Applicants for rate changes must demonstrate to the Board that change is appropriate. The Board must protect the public interest and our decisions are not only based on financial criteria.
Applicants must provide information to support their requests, and respond to pre-hearing questions from the Board and interveners. Information provided before and at the hearing is examined during the hearing and is usually made available to the public online and through the PUB office.
Notice of Public Hearing
The Board must inform the public about issues to be reviewed at a public hearing. Notices of public hearings are usually published in daily and weekly newspapers throughout Manitoba, or posted within a community. Notices may also be mailed or electronically transmitted to individuals, groups or associations who have expressed an interest in the issues. A notice usually provides the following:
• A brief explanation of the issues
• An indication of the potential impact on ratepayers
• The time, date, and place of a pre-hearing conference
• The procedures and process to be followed
• An indication that the Board may accept, deny or vary the application
Before a public hearing on a rate change application from a major provincial utility, the Board may hold a pre-hearing conference in order to accomplish several goals before the official hearing begins. First, the Board will seek to outline the issues to be addressed during the hearing. Second, the Board will identify interveners and presenters that are both interested in the hearing and suitable to participate in it. While presenters do not have to go through the same process that goes into determining interveners, they are encouraged to submit their presentation material in writing and to inform the Board well in advance of their intention to participate. Third, the Board will set a timetable for the exchange of information between the applicants, the Board and other interested people. Fourth, the Board will address any opening motions that may be made by the application or any other group, assessing their relevance and suitability for the hearing.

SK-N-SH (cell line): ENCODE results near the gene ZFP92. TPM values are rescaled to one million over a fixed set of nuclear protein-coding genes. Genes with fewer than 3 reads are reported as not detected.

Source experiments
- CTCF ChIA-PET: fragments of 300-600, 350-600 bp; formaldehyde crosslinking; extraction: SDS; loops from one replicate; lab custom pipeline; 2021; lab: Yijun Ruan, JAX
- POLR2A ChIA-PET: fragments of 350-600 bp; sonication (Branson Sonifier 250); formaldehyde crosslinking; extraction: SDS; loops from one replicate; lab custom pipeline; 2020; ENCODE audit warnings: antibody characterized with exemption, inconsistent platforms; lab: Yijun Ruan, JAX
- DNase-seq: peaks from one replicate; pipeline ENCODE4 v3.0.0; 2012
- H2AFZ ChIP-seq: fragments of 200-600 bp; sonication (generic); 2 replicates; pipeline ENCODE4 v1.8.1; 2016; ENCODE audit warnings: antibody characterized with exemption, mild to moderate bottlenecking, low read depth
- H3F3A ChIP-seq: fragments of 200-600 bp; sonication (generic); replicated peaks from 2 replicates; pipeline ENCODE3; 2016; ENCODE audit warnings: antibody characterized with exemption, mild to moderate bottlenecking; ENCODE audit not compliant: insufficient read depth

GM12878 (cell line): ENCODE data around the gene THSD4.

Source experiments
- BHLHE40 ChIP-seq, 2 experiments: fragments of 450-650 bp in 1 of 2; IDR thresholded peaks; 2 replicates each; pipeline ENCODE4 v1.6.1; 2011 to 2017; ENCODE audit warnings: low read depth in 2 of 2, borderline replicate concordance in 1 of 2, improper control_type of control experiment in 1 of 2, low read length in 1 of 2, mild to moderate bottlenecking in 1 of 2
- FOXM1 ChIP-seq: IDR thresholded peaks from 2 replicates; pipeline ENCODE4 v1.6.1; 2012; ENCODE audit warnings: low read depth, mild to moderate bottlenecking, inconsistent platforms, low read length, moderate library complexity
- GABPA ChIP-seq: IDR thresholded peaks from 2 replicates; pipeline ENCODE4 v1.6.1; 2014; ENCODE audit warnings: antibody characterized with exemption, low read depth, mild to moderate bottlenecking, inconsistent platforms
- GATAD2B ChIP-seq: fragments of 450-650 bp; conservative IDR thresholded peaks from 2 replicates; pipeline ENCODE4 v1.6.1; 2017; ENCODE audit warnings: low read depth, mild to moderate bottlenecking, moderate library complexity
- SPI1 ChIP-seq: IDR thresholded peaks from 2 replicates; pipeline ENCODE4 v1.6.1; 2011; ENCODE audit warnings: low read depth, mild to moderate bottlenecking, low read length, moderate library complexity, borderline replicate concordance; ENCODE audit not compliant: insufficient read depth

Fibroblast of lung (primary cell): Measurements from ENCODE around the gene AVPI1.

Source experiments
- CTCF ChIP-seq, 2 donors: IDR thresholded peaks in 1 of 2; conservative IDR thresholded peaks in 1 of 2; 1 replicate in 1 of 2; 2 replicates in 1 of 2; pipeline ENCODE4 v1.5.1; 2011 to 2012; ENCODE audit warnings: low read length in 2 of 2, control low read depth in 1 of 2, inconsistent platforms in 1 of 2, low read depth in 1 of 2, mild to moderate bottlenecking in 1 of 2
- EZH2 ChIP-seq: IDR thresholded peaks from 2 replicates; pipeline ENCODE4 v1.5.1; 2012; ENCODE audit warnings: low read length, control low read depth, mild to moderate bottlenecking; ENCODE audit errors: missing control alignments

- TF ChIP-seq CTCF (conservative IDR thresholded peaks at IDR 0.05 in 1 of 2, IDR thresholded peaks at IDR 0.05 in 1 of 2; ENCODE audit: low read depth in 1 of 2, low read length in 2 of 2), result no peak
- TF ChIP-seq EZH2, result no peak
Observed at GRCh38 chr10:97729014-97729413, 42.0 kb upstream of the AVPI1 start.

At the beginning of a public hearing, the applicant and interveners are asked to summarize their positions. The application is examined by the Board, its advisers, and interveners. The applicant and interveners are then given an opportunity to make a final statement. When the hearing is over, the Board considers the evidence and we make our decision. For oral hearings, the proceedings are usually recorded by a court reporter, with transcripts available on the PUB website.
During the course of a hearing, interveners and the Board may inquire about a broad range of issues impacting the application under review. The Board is bound by our mandate and enabling legislation, which grants us broad oversight powers with respect to the public utilities under our jurisdiction.
Orders state the Board’s decision, recommendations and reasons for them. Orders are in writing and available to all Manitobans. They are legal, binding documents, subject to appeal by the Manitoba Court of Appeal on questions of law and jurisdiction. All Orders are posted on the PUB website.
The Board will reconsider an Order in some circumstances, such as the timely request of the applicant or interested parties, or on our own initiative. However, these situations are rare.